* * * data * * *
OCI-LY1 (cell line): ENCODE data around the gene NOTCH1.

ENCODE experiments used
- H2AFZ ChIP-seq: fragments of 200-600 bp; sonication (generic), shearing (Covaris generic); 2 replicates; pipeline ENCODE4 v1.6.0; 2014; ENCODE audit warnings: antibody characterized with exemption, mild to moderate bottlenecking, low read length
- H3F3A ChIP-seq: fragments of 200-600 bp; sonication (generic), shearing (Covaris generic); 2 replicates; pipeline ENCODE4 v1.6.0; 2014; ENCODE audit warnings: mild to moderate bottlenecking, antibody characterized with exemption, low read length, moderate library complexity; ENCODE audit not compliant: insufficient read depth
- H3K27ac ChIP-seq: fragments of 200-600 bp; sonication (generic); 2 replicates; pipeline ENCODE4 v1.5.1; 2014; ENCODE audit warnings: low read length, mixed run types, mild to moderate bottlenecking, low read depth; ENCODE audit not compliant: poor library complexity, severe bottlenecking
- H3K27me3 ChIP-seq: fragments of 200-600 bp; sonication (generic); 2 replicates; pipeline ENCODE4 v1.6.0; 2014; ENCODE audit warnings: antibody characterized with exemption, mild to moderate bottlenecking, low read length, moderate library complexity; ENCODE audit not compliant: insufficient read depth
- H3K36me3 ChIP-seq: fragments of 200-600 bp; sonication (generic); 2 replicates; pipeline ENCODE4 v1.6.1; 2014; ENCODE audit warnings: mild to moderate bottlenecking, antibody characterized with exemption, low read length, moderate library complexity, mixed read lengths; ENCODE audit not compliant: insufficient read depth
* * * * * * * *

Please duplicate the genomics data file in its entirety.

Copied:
OCI-LY1 (cell line): ENCODE data around the gene NOTCH1.

ENCODE experiments used
- H2AFZ ChIP-seq: fragments of 200-600 bp; sonication (generic), shearing (Covaris generic); 2 replicates; pipeline ENCODE4 v1.6.0; 2014; ENCODE audit warnings: antibody characterized with exemption, mild to moderate bottlenecking, low read length
- H3F3A ChIP-seq: fragments of 200-600 bp; sonication (generic), shearing (Covaris generic); 2 replicates; pipeline ENCODE4 v1.6.0; 2014; ENCODE audit warnings: mild to moderate bottlenecking, antibody characterized with exemption, low read length, moderate library complexity; ENCODE audit not compliant: insufficient read depth
- H3K27ac ChIP-seq: fragments of 200-600 bp; sonication (generic); 2 replicates; pipeline ENCODE4 v1.5.1; 2014; ENCODE audit warnings: low read length, mixed run types, mild to moderate bottlenecking, low read depth; ENCODE audit not compliant: poor library complexity, severe bottlenecking
- H3K27me3 ChIP-seq: fragments of 200-600 bp; sonication (generic); 2 replicates; pipeline ENCODE4 v1.6.0; 2014; ENCODE audit warnings: antibody characterized with exemption, mild to moderate bottlenecking, low read length, moderate library complexity; ENCODE audit not compliant: insufficient read depth
- H3K36me3 ChIP-seq: fragments of 200-600 bp; sonication (generic); 2 replicates; pipeline ENCODE4 v1.6.1; 2014; ENCODE audit warnings: mild to moderate bottlenecking, antibody characterized with exemption, low read length, moderate library complexity, mixed read lengths; ENCODE audit not compliant: insufficient read depth